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Arthur Fletcher (December 22, 1924 in Phoenix, Arizona – July 12, 2005 in Washington DC) was an American government official, widely referred to as the "father of affirmative action" as he was largely responsible for the Revised Philadelphia Plan.

Life and career

Fletcher obtained a degree from distance learning school La Salle Extension University.[1]

An African American and a Republican, he served in the Nixon, Ford, Reagan and George H.W. Bush administrations.[2] In 1995, he briefly pursued a bid for the Republican presidential nomination.[3] Numbers of his fellow Republicans were often at odds with the affirmative action policies which Fletcher initiated.[4]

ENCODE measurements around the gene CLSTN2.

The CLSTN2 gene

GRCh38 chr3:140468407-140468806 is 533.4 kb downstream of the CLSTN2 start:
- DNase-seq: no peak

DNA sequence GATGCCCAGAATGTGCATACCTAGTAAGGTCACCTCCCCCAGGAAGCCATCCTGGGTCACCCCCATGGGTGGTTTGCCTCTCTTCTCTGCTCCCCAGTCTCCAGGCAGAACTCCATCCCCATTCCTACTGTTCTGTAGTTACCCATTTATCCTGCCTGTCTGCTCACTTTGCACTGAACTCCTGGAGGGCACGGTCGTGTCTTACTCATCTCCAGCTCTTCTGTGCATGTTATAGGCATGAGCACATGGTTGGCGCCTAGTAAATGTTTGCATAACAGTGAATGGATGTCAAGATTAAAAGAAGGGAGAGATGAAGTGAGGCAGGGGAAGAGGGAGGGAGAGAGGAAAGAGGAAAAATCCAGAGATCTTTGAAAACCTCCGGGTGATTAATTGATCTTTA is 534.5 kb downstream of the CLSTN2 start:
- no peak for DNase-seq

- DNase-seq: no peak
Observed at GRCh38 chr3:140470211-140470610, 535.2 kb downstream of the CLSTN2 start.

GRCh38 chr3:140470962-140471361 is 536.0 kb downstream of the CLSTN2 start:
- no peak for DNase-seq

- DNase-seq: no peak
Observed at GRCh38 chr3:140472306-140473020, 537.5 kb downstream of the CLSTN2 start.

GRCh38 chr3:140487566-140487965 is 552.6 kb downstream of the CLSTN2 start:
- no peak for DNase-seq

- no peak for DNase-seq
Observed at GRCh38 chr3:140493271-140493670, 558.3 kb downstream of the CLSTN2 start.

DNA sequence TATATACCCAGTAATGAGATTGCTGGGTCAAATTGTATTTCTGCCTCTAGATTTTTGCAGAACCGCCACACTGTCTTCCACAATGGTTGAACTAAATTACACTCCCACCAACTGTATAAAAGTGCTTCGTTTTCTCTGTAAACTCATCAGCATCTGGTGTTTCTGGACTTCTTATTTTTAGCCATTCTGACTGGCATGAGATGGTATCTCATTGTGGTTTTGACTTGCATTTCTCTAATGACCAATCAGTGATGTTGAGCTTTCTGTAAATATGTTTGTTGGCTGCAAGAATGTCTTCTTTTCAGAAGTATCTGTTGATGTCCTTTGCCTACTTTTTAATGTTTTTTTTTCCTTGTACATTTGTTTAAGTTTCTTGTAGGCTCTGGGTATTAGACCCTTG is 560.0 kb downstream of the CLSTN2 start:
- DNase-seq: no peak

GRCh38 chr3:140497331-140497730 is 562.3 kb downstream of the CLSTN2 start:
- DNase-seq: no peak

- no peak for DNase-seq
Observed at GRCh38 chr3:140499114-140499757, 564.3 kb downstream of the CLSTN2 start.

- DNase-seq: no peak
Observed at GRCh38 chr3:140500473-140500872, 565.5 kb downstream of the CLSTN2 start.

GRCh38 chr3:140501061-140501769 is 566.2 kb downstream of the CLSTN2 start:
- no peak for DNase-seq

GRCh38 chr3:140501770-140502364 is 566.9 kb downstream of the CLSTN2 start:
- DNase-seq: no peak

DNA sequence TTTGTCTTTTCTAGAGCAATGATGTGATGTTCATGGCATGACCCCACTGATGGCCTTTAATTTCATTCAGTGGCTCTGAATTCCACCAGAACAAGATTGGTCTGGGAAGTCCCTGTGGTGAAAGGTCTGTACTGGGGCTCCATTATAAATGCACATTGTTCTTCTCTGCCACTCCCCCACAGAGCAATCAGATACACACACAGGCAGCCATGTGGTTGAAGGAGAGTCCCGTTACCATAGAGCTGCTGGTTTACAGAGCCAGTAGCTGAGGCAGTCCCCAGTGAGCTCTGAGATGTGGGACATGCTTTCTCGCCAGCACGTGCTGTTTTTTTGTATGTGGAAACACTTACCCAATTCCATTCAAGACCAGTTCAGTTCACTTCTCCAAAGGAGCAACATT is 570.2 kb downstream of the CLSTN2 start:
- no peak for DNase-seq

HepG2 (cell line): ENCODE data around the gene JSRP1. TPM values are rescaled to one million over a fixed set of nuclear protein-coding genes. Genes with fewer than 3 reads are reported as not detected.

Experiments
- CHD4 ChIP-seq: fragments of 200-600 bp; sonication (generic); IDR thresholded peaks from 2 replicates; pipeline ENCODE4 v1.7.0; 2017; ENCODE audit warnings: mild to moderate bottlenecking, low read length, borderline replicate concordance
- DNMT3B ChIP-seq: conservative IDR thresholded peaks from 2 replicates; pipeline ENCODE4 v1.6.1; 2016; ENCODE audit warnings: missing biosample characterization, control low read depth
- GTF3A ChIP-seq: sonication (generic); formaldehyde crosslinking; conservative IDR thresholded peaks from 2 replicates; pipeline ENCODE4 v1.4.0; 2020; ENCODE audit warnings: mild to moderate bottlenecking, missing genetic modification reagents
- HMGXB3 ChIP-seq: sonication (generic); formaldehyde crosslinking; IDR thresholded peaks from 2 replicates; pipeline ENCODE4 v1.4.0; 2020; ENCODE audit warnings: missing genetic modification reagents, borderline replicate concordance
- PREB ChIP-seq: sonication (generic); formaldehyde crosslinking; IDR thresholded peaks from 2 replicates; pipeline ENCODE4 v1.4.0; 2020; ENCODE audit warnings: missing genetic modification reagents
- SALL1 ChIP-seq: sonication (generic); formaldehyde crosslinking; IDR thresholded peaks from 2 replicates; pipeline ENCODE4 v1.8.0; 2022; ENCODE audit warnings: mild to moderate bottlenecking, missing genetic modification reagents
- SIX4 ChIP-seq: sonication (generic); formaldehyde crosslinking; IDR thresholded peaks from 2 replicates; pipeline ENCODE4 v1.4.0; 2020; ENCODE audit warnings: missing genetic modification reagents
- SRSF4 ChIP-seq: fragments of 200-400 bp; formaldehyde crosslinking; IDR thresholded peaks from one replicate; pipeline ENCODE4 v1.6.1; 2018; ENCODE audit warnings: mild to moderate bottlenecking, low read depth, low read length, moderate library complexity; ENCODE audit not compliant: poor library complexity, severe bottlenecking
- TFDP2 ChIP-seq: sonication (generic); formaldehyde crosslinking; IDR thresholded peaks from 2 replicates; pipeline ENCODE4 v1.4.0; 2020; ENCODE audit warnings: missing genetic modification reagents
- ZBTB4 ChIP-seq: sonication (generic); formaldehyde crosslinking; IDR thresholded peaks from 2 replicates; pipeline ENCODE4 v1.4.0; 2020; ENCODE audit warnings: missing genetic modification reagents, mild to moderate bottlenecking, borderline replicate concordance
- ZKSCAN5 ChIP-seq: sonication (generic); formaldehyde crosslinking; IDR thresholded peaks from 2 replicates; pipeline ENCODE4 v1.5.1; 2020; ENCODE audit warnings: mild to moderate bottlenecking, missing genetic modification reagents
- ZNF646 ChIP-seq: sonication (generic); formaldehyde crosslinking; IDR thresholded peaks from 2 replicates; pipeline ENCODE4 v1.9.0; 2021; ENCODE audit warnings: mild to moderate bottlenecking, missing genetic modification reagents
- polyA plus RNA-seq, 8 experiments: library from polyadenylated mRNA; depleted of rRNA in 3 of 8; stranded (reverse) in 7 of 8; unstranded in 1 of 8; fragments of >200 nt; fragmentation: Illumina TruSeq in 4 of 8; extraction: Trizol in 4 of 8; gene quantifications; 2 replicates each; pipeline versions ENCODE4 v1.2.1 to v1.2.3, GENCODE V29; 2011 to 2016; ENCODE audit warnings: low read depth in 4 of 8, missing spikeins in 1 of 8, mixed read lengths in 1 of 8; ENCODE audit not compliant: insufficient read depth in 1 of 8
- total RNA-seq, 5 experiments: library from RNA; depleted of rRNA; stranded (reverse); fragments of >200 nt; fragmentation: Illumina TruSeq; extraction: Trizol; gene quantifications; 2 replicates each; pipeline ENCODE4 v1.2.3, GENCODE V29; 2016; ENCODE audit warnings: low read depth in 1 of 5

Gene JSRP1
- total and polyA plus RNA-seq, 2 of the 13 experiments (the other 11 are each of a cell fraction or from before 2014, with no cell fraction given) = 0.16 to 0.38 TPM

As head of the United Negro College Fund, he coined their famous slogan, "A mind is a terrible thing to waste."[5]

References

  1. ^ Holley, Joe (July 14, 2005). Affirmative Action Pioneer Advised GOP Presidents. Washington Post
  2. ^ NPR obituary, in RealAudio or for Windows Media Player. Accessed 20 July 2005.
  3. ^ NPR commentary by his granddaughter, KUOW-FM reporter and producer Phyllis Fletcher. Accessed 20 June 2006.
  4. ^ Presidential adviser Arthur Fletcher, 80, dies, obituary on MSN. Accessed 20 July 2005.
  5. ^ Arthur Fletcher on HistoryMakers.com. Accessed 20 July 2005.
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